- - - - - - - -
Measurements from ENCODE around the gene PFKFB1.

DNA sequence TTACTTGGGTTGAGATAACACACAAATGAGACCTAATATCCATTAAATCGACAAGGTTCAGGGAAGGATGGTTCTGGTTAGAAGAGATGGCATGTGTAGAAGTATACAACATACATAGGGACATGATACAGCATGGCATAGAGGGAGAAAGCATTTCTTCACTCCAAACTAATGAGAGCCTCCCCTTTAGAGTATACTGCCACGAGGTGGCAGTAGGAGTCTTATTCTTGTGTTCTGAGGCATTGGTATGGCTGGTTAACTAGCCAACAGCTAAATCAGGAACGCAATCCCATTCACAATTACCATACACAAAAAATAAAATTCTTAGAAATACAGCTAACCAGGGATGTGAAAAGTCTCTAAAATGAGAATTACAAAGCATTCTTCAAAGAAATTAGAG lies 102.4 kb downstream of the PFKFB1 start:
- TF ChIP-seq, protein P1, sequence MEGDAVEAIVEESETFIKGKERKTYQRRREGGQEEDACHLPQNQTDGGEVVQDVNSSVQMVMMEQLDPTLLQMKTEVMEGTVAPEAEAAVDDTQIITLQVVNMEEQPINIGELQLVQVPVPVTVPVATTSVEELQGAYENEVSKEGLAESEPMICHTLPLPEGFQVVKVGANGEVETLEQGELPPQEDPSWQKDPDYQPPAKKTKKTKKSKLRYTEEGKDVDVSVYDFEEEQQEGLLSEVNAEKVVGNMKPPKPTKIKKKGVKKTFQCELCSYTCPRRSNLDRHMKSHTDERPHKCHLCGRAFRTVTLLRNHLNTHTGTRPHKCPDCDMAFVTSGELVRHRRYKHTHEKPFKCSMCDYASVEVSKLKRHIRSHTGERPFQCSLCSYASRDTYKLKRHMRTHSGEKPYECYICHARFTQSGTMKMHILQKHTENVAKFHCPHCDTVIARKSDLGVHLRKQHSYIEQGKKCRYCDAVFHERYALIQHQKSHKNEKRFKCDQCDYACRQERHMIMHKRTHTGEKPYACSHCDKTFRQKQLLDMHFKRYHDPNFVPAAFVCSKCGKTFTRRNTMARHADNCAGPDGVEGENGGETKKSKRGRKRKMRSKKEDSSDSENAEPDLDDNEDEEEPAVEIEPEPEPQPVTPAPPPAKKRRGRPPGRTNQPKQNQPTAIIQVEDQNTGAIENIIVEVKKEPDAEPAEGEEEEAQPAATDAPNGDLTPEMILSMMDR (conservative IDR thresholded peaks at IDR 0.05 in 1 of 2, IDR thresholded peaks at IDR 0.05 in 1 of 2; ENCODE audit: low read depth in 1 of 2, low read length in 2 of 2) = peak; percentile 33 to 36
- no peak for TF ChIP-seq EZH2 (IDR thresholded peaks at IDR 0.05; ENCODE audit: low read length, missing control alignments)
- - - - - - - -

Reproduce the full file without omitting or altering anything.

Measurements from ENCODE around the gene PFKFB1.

DNA sequence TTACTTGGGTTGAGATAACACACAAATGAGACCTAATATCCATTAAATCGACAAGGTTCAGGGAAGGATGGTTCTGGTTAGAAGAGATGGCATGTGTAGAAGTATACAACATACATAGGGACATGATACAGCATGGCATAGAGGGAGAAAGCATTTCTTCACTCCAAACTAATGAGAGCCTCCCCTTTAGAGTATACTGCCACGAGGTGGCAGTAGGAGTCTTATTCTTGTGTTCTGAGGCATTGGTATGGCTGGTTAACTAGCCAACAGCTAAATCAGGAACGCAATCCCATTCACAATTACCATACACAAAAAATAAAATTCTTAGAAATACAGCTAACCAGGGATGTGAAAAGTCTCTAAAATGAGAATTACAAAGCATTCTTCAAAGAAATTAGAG lies 102.4 kb downstream of the PFKFB1 start:
- TF ChIP-seq, protein P1, sequence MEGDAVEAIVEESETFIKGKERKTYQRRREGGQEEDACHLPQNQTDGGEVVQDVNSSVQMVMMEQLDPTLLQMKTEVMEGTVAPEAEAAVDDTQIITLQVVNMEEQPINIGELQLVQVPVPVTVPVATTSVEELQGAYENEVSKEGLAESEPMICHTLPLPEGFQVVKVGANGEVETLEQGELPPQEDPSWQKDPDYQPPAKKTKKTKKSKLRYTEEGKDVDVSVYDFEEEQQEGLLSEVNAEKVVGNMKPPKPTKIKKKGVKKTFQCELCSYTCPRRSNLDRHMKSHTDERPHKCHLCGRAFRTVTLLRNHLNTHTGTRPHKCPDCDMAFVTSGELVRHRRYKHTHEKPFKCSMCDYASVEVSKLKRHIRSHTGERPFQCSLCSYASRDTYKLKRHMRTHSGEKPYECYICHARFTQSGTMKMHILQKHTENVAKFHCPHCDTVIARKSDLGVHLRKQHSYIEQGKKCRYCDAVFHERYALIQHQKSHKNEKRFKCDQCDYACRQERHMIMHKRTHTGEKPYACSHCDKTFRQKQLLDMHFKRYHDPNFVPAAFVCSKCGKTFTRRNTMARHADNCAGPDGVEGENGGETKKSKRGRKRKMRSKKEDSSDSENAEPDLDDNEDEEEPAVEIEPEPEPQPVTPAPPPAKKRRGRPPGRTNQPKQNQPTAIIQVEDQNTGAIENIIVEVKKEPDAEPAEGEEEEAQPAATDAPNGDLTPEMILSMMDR (conservative IDR thresholded peaks at IDR 0.05 in 1 of 2, IDR thresholded peaks at IDR 0.05 in 1 of 2; ENCODE audit: low read depth in 1 of 2, low read length in 2 of 2) = peak; percentile 33 to 36
- no peak for TF ChIP-seq EZH2 (IDR thresholded peaks at IDR 0.05; ENCODE audit: low read length, missing control alignments)